This post is a departure from my usual format. No pun intended (departure). HA. I had a handful of things running around my head that I’ve wanted to share, but don’t exactly fit into a ‘place’ per se. So here goes. I’ve titled them so you can skip to what interests you.
Overall – how is it? Some days are diamonds, some days are stones. That’s one of my all-time favourite John Denver songs. It applies to life, and to this trip. We took some down-time here in Krakow. We needed it. We are going to continue our R&R by spending more time in Gdansk (Poland) than we originally intended. Beyond the original 3 nights we planned in the middle of Gdansk (which is one of the tri-cities, Gdansk, Gdynia, and Sopot), where we will do some sightseeing, I decided to book a place close to the beach in Gdansk, to chill for a few extra days. In order to still visit the many other places we are excited about, unfortunately, we will need to skip Stockholm. The rest of our plans are intact, but always subject to change 🙂
Toilets/Bathrooms – In my experience since leaving the US, toilets almost always have two flush modes. At times labeled 1 and 2. Like when I was a kid and my parents asked ‘you need to go #1 or #2?’ HA! The toilets I’ve used in Europe seem to use just as much water but seem less effective than at home, if you know what I mean. At times, public toilets have no seats. Like in the ‘boy’ position, but no way of changing it. Looks like there are bolts (or bolt holes) FOR the seat, but no seat. Squat time baby. HA. On some trains, the seat is spring loaded to be ‘up’ for boys. You have to pull it down and sit on it before it springs up. That was Italiarail. Surprised? Ha. At other times, pretty common, public toilets are not free. That’s right, you pay to enter the toilet area. It’s usually in the range of 30 cents to 1 American dollar. Maybe $2 at the worst. The more you pay, in general, the nicer/cleaner the bathroom is. That makes sense. There was one on the street in Berlin – like a circular hut, 4x the size of a porte-potty in the US – that one had a timer. The door would open 20 minutes after you (pay and) enter. READY OR NOT! HA! It had a special mode, however, for handicapped. I’m not sure how it worked but with a code/badge, you would get 40 minutes instead of 20.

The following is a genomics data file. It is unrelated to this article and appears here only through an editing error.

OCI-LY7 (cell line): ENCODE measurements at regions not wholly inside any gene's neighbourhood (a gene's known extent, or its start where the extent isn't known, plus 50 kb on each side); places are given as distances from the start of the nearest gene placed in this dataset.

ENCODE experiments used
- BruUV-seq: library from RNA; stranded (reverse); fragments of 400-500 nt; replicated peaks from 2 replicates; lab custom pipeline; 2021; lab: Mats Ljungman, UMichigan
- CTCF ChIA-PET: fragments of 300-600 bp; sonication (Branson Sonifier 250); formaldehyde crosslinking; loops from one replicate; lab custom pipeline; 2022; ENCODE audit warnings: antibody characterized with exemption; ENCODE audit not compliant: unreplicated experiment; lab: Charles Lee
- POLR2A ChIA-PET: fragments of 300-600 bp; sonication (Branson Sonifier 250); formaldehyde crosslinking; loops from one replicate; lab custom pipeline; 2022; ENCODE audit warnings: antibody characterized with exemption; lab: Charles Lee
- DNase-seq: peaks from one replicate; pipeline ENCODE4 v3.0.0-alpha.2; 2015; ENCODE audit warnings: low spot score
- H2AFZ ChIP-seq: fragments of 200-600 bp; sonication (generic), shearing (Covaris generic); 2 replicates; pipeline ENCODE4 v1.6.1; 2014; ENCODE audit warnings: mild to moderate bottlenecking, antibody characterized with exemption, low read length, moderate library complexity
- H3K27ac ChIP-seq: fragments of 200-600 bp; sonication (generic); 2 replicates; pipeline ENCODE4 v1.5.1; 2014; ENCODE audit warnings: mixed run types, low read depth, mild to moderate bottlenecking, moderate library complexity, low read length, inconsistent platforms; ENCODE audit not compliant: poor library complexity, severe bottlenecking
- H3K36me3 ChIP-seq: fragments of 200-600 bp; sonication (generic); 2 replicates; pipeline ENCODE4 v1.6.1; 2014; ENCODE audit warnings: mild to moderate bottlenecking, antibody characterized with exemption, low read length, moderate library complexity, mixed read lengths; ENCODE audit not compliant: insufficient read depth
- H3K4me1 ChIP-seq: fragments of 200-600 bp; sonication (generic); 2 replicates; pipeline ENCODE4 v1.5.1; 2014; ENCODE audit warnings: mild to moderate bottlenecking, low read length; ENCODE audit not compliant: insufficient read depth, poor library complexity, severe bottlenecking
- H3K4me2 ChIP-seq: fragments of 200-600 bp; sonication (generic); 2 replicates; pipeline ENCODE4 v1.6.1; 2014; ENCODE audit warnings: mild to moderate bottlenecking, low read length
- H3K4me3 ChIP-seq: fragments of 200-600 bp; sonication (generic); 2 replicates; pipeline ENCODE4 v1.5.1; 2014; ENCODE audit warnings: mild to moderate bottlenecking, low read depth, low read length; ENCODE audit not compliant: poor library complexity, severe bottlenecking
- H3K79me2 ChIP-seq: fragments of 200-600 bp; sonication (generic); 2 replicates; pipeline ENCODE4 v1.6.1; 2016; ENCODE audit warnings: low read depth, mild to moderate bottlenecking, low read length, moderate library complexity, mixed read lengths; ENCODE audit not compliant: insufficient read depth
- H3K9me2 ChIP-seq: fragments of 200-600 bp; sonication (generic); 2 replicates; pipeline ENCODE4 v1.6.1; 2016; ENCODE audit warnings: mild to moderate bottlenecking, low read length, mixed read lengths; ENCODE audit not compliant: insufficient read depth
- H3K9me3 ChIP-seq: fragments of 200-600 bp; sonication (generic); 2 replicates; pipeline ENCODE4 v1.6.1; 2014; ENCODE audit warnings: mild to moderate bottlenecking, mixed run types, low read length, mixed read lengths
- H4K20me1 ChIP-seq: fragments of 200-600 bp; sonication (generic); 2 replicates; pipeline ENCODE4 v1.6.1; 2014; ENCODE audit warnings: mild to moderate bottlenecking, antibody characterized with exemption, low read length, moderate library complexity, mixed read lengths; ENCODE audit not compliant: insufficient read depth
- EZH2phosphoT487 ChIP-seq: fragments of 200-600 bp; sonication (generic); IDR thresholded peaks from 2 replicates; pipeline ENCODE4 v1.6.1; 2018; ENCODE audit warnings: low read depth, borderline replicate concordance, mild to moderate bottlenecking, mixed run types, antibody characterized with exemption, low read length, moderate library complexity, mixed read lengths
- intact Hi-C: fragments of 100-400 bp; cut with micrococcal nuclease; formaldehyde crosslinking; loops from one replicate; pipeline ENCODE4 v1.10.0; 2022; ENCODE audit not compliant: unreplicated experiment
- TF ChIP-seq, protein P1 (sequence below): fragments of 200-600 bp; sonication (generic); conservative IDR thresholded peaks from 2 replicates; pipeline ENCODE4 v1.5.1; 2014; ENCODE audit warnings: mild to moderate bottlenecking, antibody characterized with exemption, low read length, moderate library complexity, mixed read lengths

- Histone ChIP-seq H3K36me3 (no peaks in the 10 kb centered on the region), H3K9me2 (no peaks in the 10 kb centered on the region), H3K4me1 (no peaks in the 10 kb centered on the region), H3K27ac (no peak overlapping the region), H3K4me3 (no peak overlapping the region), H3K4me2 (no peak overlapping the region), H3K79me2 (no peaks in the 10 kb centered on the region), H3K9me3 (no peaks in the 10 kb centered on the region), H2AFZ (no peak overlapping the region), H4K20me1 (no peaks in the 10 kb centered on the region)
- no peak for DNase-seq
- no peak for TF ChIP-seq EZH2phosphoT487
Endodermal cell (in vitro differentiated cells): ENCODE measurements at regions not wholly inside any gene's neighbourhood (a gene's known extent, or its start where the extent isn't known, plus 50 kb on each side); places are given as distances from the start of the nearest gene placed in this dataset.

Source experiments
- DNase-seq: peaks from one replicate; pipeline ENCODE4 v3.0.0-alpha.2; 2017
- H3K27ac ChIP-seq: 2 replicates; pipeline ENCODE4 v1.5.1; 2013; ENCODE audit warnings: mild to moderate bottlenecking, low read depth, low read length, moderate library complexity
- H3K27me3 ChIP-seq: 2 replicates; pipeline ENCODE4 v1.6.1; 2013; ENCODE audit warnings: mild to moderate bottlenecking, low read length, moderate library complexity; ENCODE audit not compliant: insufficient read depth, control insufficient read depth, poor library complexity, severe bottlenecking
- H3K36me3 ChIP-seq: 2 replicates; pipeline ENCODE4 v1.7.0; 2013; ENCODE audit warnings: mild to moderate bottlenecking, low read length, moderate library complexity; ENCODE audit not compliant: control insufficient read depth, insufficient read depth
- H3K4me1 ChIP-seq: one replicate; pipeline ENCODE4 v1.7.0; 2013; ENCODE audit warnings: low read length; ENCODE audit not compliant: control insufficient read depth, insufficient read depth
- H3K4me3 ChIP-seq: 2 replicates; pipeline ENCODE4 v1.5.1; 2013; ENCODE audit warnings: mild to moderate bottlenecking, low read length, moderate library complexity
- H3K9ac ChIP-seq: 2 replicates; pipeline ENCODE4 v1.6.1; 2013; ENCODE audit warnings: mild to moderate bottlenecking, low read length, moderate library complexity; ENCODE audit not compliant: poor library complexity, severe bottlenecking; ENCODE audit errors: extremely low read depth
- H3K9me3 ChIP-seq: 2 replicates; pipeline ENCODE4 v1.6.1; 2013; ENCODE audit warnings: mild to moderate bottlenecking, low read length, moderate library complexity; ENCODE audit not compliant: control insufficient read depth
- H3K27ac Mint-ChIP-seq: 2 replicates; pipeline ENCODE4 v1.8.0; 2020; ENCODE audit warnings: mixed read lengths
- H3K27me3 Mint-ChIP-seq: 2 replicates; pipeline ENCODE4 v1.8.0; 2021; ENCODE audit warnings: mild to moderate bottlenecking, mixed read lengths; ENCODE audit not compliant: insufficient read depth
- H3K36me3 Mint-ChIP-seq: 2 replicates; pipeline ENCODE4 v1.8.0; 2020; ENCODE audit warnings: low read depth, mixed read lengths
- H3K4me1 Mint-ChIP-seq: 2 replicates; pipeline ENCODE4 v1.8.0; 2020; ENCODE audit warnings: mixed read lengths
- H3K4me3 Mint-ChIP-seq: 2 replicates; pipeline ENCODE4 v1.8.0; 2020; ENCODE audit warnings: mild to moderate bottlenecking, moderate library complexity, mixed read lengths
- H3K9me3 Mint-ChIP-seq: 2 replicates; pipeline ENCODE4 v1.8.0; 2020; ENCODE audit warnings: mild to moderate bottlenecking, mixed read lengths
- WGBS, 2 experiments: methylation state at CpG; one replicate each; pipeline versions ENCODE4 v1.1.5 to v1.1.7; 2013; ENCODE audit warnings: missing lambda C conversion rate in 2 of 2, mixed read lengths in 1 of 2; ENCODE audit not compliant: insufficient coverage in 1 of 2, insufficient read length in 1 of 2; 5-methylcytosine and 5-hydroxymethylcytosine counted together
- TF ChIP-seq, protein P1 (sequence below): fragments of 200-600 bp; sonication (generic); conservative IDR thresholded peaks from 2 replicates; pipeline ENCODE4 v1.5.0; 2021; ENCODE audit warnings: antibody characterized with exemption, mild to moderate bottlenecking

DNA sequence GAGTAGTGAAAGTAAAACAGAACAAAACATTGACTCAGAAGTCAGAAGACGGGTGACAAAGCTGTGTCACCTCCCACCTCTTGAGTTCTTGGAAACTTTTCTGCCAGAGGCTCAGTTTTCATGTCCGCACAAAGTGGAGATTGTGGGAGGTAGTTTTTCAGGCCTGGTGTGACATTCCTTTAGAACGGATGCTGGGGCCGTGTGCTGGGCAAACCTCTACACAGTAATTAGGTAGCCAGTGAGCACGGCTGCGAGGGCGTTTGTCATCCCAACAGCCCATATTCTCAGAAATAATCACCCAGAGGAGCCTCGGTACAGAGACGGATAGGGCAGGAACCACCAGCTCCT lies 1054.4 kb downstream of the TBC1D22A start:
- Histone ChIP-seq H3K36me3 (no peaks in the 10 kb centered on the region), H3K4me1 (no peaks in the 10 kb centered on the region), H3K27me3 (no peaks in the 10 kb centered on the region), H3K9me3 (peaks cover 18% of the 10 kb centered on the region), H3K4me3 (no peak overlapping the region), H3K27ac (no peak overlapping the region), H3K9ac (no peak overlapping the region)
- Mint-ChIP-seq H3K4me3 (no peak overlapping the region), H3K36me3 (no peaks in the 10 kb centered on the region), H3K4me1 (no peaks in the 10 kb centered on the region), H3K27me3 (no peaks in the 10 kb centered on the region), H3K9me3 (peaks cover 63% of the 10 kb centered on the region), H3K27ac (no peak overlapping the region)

Cigarettes. Most of you know I’ve never smoked in my life. And I’m certainly not going to start now!! One thing I’ve noticed. You can’t ignore it. Cigarette packages here have disturbing pictures on them. Obviously to remind you of what cigarettes can do to you. I hate seeing this but I support it. It made me question. And realize. Why we don’t do this in America. Think about it. Are our politicians really looking out for us? I can’t imagine they don’t know about this idea and yet it’s not been implemented in America. If you know me you know I’m not a political person. I consider it a personal failure as an American that I don’t have the time and energy to follow the details of politics. I barely skim the surface. But this. This bothers me. We should do this. Seeing hat picture every time you pick up a pack of cigarettes. I have to believe this is going to deter our kids from picking up smoking. And, isn’t that worth ANY AMOUNT OF MONEY?? Rant over.
Health. Overall, Laney and I are in good health. Aside from that sickness in Bulgaria. We get worn out, I suppose that’s expected. Feel like I’m tired a lot. And it’s not unusual for us to not leave our apartment until 12 or 1 on days we don’t have something booked to do in the morning. I’ve noticed I haven’t needed my allergy or asthma medicine as much. That’s good.
Food – of course, it’s all about the food!! We are trying to eat the food of the region. And generally, we are doing pretty good. Also, we try to cook our own at least part of the time. In Paris, we cooked at home a lot. Not only because it’s expensive (but it is), but also because we had been eating out a lot before that, and were ready for something simpler, and we were chilling a lot, so not out and about all day, every day. While there, we made tomato and baguette sandwiches, sometimes with ‘rotisserie’ type chicken that I found at the store. I also made eggs as usual. And ‘french’ toast from some day-old baguette. Cooking depends a lot on being home, and on what is available at a nearby store that is ‘easy to fix’. Real cooking I haven’t done much. Partly because kitchens are so small. Sometimes we ‘cheat’. I had a McDonalds breakfast sandwich the other day. First time really cheating. We had to get in the car for the salt mine, and ‘grab and go’ breakfast isn’t that accessible here. And I was too lazy to make scrambled eggs again. HA. Laney had Subway a couple times in Krakow. We had Japanese the other night. A taste of home, ironically. But mostly, I have SO enjoyed the regional foods. Laney too. Though she is a little less adventurous than I.